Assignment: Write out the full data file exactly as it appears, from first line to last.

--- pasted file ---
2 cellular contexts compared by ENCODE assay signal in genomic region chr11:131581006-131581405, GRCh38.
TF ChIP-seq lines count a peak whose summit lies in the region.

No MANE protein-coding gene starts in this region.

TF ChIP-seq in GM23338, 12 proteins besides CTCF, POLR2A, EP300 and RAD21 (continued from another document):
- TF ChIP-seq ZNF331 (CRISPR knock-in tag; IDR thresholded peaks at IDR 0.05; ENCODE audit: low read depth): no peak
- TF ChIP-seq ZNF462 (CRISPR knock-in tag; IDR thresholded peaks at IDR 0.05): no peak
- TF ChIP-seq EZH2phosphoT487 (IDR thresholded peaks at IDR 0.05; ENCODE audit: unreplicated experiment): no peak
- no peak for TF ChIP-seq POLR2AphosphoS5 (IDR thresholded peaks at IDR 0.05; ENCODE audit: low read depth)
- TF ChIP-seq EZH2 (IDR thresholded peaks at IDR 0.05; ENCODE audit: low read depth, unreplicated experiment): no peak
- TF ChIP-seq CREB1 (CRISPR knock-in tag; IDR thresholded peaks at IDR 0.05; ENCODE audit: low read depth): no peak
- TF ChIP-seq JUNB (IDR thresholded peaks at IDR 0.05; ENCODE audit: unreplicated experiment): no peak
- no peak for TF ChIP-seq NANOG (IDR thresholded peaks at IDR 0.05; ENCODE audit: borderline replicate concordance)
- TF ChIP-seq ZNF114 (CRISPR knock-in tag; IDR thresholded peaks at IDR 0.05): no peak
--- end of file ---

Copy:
2 cellular contexts compared by ENCODE assay signal in genomic region chr11:131581006-131581405, GRCh38.
TF ChIP-seq lines count a peak whose summit lies in the region.

No MANE protein-coding gene starts in this region.

TF ChIP-seq in GM23338, 12 proteins besides CTCF, POLR2A, EP300 and RAD21 (continued from another document):
- TF ChIP-seq ZNF331 (CRISPR knock-in tag; IDR thresholded peaks at IDR 0.05; ENCODE audit: low read depth): no peak
- TF ChIP-seq ZNF462 (CRISPR knock-in tag; IDR thresholded peaks at IDR 0.05): no peak
- TF ChIP-seq EZH2phosphoT487 (IDR thresholded peaks at IDR 0.05; ENCODE audit: unreplicated experiment): no peak
- no peak for TF ChIP-seq POLR2AphosphoS5 (IDR thresholded peaks at IDR 0.05; ENCODE audit: low read depth)
- TF ChIP-seq EZH2 (IDR thresholded peaks at IDR 0.05; ENCODE audit: low read depth, unreplicated experiment): no peak
- TF ChIP-seq CREB1 (CRISPR knock-in tag; IDR thresholded peaks at IDR 0.05; ENCODE audit: low read depth): no peak
- TF ChIP-seq JUNB (IDR thresholded peaks at IDR 0.05; ENCODE audit: unreplicated experiment): no peak
- no peak for TF ChIP-seq NANOG (IDR thresholded peaks at IDR 0.05; ENCODE audit: borderline replicate concordance)
- TF ChIP-seq ZNF114 (CRISPR knock-in tag; IDR thresholded peaks at IDR 0.05): no peak